## Friday, August 8, 2014

### Prior for normality (df) parameter in t distribution

A routine way to describe outliers in metric data is with a heavy-tailed t distribution instead of with a normal distribution. The heaviness of the tails is governed by a normality parameter, ν, also called the df parameter. What is a reasonable prior for ν? One answer: A shifted exponential distribution, which is what I used in the "BEST" article and software. But the book (on pp. 432-433) seems to use a different and obscure prior distribution. The purpose of this post is to show that the book's prior on the normality parameter is, in fact, a shifted exponential.

The book's prior on ν, there called tdf, is
tdf <- 1 - tdfGain*log(1-udf)
udf ~ dunif(0,1)
where tdfGain is a constant. In other words, tdf is a strange logarithmic transformation of udf, and udf has a uniform prior. Well, that's the same thing as a shifted exponential on tdf, with tdfGain being its mean.

To prove that claim, we could do some math, as suggested by the method in Section 23.4 (p. 630) regarding reparameterization. But instead I'll show a large Monte Carlo sample of tdf from the book, and superimpose a shifted exponential density, and you can see that they are identical:

In each of the above graphs, the title indicates the value of tdfGain, labelled as nuGain. A large number of values, udf, were randomly generated from a uniform distribution, and then those values were transformed to tdf (=ν) values using the formula tdf <- 1 - tdfGain*log(1-udf). The histogram plots the resulting tdf (=ν) values. The title of each graph also indicates the mean of Monte Carlo sample, which should be nuGain+1 except for randomly sampling noise. Superimposed on the histogram is a exponential density with mean set to nuGain, and shifted 1 unit to the right (because ν must be > 1). Thus, you can see that the book's prior for tdf really is a shifted exponential, as used in the BEST article.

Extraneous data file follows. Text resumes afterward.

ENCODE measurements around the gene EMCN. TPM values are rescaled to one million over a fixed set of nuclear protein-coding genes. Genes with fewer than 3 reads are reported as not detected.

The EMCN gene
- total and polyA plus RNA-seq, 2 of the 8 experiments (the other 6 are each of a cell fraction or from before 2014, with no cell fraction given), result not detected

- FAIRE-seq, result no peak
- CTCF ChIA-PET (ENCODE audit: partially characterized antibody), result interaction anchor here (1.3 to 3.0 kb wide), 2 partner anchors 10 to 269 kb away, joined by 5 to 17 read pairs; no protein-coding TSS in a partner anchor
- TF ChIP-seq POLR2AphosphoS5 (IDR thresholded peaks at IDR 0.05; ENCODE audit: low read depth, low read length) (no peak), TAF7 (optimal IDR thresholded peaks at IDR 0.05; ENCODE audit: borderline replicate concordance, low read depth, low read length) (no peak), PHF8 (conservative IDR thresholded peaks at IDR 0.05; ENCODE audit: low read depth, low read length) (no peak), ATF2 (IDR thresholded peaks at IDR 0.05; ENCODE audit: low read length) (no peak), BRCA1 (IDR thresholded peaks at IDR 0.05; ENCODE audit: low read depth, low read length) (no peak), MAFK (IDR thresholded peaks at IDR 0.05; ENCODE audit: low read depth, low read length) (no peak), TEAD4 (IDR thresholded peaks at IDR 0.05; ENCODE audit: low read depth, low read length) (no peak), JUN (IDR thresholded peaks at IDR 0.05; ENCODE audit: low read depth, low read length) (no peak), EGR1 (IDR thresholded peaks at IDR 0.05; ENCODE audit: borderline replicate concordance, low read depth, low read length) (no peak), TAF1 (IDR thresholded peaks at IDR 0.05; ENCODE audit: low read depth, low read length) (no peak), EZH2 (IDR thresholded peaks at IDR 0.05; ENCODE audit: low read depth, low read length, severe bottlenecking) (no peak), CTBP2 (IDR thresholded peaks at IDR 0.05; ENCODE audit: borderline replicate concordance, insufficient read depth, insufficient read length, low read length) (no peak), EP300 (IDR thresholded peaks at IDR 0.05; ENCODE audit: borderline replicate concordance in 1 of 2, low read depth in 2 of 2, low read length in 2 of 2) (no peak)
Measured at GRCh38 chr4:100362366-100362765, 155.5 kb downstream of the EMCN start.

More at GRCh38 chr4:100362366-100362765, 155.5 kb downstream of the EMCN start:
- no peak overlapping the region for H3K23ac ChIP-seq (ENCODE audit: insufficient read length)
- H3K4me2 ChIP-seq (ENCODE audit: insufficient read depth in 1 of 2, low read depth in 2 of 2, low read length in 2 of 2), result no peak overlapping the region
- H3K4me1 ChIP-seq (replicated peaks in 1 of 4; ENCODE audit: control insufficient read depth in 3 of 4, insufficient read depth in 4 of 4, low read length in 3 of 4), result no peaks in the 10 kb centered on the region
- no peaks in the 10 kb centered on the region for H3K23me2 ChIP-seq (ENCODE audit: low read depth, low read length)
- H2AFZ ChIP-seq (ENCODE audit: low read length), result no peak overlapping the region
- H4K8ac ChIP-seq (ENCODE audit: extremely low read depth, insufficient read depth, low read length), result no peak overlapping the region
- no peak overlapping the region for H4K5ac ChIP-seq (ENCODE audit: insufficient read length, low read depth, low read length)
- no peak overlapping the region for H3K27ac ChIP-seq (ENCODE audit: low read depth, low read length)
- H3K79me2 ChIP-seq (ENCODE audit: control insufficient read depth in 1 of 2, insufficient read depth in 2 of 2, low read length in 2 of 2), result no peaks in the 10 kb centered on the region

Appendix: Here is the code for generating the graphs.
graphics.off()
source("openGraphSaveGraph.R")
for ( nuGain in c(3,30,100) ) {
# Random sample of nu from book prior:
nu = 1 - nuGain*log( 1 - runif(50000) )
# Plot histogram:
openGraph(width=7,height=5)
xMax = 5*nuGain
histInfo = hist( nu , probability=TRUE ,
col="skyblue" , border="white" ,
xlab=bquote(nu) , xlim=c(0,xMax) ,
cex.lab=1.5 , cex.main = 1.5 ,
breaks=c(0,seq(1,xMax,length=30),1E10) ,
main=bquote( list( nuGain==.(nuGain) ,
mean(nu)==.(round(mean(nu),2)) ) ) )
abline(v=1,lty="dotted")
# Superimpose shifted exponential curve with same mean-1: